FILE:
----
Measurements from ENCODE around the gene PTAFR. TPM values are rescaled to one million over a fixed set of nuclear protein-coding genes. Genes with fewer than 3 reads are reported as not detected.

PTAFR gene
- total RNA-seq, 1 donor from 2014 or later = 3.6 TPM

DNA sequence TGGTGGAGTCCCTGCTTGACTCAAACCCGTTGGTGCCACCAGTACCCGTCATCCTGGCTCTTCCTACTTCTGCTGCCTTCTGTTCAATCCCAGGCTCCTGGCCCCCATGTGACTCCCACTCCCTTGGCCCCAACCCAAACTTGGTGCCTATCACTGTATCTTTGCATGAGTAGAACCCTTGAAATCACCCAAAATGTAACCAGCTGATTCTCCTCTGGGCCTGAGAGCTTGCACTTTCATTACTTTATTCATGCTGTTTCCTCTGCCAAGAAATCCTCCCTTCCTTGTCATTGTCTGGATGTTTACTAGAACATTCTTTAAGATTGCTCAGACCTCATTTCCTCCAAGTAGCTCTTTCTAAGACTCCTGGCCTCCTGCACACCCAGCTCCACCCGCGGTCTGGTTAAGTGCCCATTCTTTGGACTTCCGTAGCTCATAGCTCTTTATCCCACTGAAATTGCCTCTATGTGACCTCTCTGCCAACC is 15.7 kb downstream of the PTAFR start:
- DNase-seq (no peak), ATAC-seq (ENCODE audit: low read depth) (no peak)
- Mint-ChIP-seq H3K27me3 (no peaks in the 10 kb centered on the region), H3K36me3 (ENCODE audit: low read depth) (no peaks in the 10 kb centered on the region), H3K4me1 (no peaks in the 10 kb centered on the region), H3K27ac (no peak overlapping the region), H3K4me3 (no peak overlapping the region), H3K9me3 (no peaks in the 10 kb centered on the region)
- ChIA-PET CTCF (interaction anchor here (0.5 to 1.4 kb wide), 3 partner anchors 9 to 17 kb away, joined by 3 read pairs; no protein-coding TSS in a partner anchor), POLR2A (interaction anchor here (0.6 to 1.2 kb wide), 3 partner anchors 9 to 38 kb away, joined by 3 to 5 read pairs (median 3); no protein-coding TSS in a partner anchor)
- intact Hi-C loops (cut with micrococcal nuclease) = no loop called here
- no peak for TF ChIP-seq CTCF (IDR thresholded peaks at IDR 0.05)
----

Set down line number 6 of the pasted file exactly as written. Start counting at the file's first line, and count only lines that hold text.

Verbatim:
- Mint-ChIP-seq H3K27me3 (no peaks in the 10 kb centered on the region), H3K36me3 (ENCODE audit: low read depth) (no peaks in the 10 kb centered on the region), H3K4me1 (no peaks in the 10 kb centered on the region), H3K27ac (no peak overlapping the region), H3K4me3 (no peak overlapping the region), H3K9me3 (no peaks in the 10 kb centered on the region)